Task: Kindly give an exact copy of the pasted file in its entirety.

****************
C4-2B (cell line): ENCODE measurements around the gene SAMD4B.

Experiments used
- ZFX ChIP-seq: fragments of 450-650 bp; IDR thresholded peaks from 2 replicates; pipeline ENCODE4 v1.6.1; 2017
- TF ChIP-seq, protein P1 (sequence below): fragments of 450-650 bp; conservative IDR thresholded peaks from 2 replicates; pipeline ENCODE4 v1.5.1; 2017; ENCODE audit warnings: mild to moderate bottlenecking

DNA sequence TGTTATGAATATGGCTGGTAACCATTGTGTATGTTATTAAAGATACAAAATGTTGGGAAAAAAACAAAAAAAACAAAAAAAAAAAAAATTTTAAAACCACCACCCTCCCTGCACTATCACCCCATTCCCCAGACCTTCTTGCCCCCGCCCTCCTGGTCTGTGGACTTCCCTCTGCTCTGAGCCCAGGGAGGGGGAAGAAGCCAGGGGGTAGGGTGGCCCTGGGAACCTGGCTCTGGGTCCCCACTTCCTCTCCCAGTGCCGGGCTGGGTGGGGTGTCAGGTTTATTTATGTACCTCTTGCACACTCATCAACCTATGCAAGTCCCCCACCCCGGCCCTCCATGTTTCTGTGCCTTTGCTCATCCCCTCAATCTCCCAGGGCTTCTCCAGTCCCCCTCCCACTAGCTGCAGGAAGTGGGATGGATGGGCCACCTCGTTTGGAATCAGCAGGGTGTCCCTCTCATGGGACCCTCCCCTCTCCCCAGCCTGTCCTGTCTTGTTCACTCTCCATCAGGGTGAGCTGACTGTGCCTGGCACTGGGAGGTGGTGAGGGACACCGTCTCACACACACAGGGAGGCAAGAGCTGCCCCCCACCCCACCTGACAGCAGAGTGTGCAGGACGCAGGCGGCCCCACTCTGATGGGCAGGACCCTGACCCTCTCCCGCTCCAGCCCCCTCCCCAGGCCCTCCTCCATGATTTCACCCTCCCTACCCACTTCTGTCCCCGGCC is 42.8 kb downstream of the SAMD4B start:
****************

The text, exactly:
C4-2B (cell line): ENCODE measurements around the gene SAMD4B.

Experiments used
- ZFX ChIP-seq: fragments of 450-650 bp; IDR thresholded peaks from 2 replicates; pipeline ENCODE4 v1.6.1; 2017
- TF ChIP-seq, protein P1 (sequence below): fragments of 450-650 bp; conservative IDR thresholded peaks from 2 replicates; pipeline ENCODE4 v1.5.1; 2017; ENCODE audit warnings: mild to moderate bottlenecking

DNA sequence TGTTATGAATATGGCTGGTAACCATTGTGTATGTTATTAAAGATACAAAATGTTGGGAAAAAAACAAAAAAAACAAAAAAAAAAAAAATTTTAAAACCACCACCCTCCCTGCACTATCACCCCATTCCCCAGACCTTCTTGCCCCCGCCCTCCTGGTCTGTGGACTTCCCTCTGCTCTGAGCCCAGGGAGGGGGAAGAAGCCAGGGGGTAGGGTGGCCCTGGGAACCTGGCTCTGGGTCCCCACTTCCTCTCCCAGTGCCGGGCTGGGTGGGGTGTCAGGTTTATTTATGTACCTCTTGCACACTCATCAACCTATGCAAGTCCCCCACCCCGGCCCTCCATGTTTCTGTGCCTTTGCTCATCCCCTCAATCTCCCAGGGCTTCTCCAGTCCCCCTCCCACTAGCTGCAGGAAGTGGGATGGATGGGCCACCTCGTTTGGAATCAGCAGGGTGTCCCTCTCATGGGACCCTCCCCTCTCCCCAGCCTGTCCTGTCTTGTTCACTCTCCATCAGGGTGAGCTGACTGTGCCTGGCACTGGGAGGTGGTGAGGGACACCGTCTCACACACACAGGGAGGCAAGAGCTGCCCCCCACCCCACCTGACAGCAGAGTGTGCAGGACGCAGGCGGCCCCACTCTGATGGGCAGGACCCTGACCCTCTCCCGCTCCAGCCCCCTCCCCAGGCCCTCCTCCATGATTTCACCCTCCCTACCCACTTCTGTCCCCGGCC is 42.8 kb downstream of the SAMD4B start: